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Getting on good foot

Stevens talks of Kenny's attacking tactics

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Enda Stevens training with Ireland before heading off to Sofia

Enda Stevens training with Ireland before heading off to Sofia

SPORTSFILE

Enda Stevens training with Ireland before heading off to Sofia

Enda Stevens believes that Stephen Kenny can fill in the blanks from the Mick McCarthy era and turn a previously shot-shy Ireland side into one that can take the game to the opposition instead of being on the back foot for long spells.

Monday's training session in Dublin was the first major step taken by the Kenny regime in their bid to make the Irish side a more attacking one, yesterday the team's flight took them to Sofia and today's training session in the match stadium in Bulgaria means that the game is edging closer.

Ireland scored just twice in four away games under McCarthy, once in that scrappy win in Gibraltar and then that late set-piece goal from Shane Duffy in Denmark, poor return from time spent on the road which will have to be rectified if the side are to progress in the Nations League and the Euro 2020 play-offs.

"I think he wants to instill confidence in us to play and be on the front foot," says Stevens, who made his international breakthrough under McCarthy but is hoping for further progress with Kenny.

"With the previous manager, Mick, he tried to do that and it kind of worked for a bit. We played well, we picked up performances and we just didn't get the results. The new manager will come with his own ideas, he still wants us to play front-foot football, we just need to rectify his ideas on the pitch.

"I think he just wants to have an identity, he wants to implement his identity as a way of playing, formation, he wants the players to play the way he feels we should be playing.

"And that's what we've got to work on, the way of playing which we probably didn't have over the last few years.

"The games will help us a lot because we will take an awful lot out of the games.

"We'll learn from our mistakes and we'll grow as a team, we'll get used to each other, we'll build those partnerships on the pitch with each other and hopefully we can put in good performances and win games.

"You want to get into that habit of winning games. Once you're in the habit of winning games, it kind of all falls into place for you."

Stevens was aware of Kenny from the full-back's own time as a League of Ireland player and the pair's links with the domestic game remain strong: Stevens ended up meeting Kenny by chance last month at a game between Bohemians and Dundalk, as Kenny was there on a scouting mission while Stevens, on a well-deserved holiday from Premier League duties, had gone to Dalymount Park to catch up with his old pal Keith Ward, who was playing for Bohs.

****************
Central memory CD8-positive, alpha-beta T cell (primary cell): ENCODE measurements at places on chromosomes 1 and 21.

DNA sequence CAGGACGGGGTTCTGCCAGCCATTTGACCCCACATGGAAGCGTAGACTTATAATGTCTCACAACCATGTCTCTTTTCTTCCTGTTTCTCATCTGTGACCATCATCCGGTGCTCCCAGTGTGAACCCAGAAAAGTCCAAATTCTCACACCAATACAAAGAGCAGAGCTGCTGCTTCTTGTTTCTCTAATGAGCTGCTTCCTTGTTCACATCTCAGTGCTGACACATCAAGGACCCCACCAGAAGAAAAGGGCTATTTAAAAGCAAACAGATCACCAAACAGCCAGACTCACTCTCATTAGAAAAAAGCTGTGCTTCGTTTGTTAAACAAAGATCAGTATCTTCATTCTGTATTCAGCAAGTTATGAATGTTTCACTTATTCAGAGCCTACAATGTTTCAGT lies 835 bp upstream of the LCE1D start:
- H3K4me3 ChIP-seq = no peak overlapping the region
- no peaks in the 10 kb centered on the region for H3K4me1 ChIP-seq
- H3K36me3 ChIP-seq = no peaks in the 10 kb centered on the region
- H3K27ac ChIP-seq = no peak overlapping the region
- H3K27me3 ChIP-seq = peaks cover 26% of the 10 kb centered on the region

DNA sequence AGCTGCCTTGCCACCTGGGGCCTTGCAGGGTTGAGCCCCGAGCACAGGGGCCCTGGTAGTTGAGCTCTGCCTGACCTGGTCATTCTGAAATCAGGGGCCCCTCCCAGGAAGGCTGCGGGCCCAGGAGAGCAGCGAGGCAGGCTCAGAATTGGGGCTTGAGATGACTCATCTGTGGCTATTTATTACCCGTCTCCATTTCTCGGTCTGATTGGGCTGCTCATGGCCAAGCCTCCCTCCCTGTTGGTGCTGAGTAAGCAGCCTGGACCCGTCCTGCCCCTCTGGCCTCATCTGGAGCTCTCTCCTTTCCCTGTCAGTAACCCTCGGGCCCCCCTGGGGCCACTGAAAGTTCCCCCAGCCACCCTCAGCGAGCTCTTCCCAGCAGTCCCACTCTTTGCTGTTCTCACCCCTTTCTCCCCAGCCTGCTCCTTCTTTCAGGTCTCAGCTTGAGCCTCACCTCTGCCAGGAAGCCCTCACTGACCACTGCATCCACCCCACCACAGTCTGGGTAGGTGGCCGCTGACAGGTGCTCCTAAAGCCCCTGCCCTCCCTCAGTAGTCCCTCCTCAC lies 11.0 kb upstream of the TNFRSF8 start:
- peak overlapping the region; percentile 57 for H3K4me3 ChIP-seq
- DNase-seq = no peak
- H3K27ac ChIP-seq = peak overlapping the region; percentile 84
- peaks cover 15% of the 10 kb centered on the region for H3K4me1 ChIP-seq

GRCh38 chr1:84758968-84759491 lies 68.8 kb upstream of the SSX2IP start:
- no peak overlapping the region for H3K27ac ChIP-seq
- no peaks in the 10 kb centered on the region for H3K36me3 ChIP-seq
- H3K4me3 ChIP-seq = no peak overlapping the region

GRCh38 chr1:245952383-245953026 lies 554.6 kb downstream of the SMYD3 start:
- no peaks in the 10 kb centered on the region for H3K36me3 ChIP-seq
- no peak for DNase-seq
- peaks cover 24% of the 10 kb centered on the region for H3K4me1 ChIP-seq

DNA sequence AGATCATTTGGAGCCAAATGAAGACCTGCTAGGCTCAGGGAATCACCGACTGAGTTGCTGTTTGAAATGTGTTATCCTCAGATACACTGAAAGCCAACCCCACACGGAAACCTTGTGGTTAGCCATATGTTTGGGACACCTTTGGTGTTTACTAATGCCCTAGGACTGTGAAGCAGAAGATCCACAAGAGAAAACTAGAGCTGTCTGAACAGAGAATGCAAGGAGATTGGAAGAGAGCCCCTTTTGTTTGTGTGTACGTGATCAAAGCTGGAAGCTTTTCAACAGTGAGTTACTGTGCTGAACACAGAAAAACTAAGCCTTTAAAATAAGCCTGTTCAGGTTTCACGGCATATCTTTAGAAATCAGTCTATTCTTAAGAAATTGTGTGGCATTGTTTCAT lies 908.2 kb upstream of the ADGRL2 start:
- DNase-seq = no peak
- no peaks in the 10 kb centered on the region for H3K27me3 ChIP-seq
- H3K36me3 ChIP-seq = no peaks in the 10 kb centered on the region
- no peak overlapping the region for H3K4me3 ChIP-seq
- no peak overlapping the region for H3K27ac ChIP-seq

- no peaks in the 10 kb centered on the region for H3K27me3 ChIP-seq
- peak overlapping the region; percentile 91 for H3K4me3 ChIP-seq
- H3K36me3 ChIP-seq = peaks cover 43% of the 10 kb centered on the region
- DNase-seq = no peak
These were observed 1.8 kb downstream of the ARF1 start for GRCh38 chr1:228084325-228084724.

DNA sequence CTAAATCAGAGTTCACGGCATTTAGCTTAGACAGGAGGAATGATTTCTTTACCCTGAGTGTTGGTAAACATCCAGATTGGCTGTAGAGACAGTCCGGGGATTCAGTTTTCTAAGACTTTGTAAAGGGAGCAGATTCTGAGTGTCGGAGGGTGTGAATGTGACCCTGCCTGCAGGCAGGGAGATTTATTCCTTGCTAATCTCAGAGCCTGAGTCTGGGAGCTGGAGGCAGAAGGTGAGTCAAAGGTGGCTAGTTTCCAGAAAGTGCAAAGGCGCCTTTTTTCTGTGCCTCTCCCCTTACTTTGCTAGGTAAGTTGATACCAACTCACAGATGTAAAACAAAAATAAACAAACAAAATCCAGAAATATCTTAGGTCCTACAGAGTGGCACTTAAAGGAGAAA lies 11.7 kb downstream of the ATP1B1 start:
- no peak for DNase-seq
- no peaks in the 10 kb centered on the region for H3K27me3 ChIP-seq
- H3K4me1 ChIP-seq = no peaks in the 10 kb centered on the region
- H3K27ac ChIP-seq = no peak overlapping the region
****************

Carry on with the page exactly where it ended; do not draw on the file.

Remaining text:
So even before the squad arrived in camp on Sunday evening, he had an idea of what Kenny wanted from the Ireland side of 2020.

"He's just a manager who wears his heart on his sleeve, you can see the passion that he has and the dedication he gets into how he wants us to play and how he wants you to really do well.

"There is an opportunity there for us with the games coming up. There are a lot of games over the next season or so.

"He's just really passionate about it, he really cares about it as well," Stevens added.

Just over decade ago, Stevens and Matt Doherty were back home in Dublin, learning the trade of a footballer on an FAI/ETB scheme for footballers in the Bogies in Cabra, and now the pair are established international and Premier League players, Doherty having completed his €16million move to Spurs.

"It's a brilliant move for him. He has come a long way from his Cabra days with FÁS. I'm delighted for him.

"Everyone is delighted for him. It's unbelievable," says Stevens.

"If you look a Matt's stats, his stats are crazy for someone who plays as a wing-back.

"He's scored a lot of goals, he's got a lot of assists over the last two seasons.

"It's something I want to do, I want to add to my game and score a few goals.

"Matt's been excellent as a wing-back over the last few years.

"It's just a new dimension for teams, the way they play, and it's a positive one for us."